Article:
BACKGROUND: Transplant tolerance would remove the need for maintenance immunosuppression while improving survival and quality of life. METHODS: A prospective, randomized pilot study was undertaken to assess the safety and efficacy of donor stem cell infusion (DSCI) in living-related kidney transplant recipients treated with alemtuzumab (C1H) induction and tacrolimus and mycophenolate maintenance with switch to sirolimus and weaning over 2 years. RESULTS: Four patients received DSCI; five patients were controls. Graft failure occurred in two patients in the DSCI arm. Recurrence of glomerular disease occurred in two DSCI recipients, leading to graft loss in one. Biopsy-proven acute rejection episodes occurred in three patients (two in the DSCI vs. one in the control). One DSCI patient, with recurrence, subsequently developed antibody-mediated rejection leading to graft failure. In the remaining two DSCI patients, weaning was attempted but was not successful. All (4 of 4) DSCI patients had biopsy-proven chronic allograft injury and/or recurrence. CONCLUSION: DSCI with C1H induction and a steroid-free maintenance regimen in a small group of patients failed to induce tolerance, with suboptimal patient and graft survival. The results do not justify extension of this particular trial and underscore the importance of patient selection, specifically avoidance of patients with glomerulopathies whose recurrence may obscure potential benefit.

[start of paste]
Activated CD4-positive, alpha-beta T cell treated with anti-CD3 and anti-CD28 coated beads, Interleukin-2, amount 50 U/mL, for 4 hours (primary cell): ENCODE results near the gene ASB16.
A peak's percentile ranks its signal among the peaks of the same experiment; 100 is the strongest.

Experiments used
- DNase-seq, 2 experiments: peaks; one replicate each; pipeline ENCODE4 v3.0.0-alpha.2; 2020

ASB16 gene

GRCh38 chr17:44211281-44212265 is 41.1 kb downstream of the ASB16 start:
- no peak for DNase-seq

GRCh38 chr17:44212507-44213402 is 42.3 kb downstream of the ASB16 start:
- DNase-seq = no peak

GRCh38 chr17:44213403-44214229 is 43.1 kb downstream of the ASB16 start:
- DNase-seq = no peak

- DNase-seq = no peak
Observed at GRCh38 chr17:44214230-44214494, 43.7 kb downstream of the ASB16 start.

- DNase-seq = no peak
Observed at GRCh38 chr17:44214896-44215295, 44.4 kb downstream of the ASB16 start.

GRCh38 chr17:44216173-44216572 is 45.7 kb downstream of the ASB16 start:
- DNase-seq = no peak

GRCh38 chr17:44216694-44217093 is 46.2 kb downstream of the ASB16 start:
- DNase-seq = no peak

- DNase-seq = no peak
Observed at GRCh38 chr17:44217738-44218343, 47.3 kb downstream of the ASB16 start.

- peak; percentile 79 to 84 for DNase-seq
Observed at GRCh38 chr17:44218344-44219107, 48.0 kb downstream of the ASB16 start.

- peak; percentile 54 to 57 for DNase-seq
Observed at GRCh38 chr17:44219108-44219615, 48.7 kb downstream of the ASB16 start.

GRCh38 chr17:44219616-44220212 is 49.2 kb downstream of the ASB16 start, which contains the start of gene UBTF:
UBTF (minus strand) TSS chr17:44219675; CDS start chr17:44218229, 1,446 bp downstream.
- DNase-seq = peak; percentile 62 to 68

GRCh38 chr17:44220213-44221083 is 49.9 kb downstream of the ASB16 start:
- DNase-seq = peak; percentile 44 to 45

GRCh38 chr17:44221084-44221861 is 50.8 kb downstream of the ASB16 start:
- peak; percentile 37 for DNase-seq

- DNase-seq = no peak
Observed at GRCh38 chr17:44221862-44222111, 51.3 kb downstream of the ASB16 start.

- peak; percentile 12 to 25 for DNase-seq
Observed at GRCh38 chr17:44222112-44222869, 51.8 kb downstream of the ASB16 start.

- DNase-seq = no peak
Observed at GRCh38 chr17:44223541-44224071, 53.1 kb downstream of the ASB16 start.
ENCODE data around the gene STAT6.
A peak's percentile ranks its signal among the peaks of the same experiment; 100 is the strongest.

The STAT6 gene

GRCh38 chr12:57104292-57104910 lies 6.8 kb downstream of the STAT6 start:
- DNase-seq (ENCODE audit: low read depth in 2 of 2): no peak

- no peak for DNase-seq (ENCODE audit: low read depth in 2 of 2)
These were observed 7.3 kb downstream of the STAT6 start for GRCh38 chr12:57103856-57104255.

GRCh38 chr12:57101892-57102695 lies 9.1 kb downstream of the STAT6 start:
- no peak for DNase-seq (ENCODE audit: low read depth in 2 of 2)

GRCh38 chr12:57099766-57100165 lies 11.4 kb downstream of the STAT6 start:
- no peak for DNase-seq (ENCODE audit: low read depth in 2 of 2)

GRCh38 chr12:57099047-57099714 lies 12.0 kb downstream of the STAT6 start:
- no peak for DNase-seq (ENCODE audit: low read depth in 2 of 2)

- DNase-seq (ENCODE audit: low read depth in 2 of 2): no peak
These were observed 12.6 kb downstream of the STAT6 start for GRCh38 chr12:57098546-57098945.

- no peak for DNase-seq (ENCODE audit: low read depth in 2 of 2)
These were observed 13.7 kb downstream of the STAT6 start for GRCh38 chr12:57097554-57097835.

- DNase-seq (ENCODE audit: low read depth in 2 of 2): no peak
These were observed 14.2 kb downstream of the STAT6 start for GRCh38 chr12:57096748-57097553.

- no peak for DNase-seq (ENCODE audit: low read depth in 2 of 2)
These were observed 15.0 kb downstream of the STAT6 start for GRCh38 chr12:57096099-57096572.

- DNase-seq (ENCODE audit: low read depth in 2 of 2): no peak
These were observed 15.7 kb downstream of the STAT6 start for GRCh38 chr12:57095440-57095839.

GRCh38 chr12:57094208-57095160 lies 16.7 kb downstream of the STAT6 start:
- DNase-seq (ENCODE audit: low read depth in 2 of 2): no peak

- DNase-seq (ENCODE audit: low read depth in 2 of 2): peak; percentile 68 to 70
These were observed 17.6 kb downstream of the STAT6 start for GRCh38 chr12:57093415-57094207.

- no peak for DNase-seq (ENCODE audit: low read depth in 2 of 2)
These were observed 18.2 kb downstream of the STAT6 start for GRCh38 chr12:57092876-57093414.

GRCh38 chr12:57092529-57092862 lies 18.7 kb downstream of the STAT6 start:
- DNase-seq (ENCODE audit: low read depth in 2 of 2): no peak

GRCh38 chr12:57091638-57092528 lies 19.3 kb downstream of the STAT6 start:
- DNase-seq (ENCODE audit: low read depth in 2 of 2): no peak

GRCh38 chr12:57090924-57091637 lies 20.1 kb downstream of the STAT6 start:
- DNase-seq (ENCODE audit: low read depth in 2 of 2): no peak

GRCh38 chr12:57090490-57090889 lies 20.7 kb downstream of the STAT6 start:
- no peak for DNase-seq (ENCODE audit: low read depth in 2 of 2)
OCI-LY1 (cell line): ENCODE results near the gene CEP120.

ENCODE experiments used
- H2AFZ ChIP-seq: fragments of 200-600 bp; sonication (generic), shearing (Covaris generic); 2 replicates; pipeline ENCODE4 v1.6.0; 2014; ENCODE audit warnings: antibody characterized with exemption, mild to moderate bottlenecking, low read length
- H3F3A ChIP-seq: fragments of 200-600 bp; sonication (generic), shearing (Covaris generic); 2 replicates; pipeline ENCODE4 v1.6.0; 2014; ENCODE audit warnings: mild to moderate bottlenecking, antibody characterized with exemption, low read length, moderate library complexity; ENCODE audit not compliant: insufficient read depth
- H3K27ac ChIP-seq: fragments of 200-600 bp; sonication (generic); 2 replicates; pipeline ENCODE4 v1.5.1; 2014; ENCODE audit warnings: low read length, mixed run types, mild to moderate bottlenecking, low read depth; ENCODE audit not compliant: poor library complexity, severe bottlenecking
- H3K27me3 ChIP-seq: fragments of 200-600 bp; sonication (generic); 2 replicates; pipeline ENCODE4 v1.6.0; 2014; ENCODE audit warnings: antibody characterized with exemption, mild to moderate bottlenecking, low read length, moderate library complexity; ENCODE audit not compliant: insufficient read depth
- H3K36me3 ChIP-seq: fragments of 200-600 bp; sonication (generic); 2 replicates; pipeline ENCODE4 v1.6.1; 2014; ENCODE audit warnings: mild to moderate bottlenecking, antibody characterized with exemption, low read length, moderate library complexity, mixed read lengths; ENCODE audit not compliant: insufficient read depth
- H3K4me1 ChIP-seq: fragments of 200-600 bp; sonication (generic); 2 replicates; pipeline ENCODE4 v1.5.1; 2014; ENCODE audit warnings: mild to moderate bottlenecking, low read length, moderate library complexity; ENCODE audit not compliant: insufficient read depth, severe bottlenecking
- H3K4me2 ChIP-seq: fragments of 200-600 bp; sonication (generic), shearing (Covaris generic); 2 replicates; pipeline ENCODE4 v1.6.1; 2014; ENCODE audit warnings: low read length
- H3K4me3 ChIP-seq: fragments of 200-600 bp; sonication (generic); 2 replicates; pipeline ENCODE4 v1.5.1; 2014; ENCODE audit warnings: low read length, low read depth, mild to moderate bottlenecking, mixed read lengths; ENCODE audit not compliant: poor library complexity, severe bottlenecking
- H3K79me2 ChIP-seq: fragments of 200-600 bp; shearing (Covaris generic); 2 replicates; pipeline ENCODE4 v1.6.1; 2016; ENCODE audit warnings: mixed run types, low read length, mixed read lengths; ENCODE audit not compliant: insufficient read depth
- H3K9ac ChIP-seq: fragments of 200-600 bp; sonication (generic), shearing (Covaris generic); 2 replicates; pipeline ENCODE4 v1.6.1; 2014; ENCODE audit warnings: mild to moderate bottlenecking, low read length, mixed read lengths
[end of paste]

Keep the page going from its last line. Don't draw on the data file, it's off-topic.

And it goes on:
- Allograft tolerance
- Donor-derived hematopoietic stem cells
- Living-related kidney transplantation
ASJC Scopus subject areas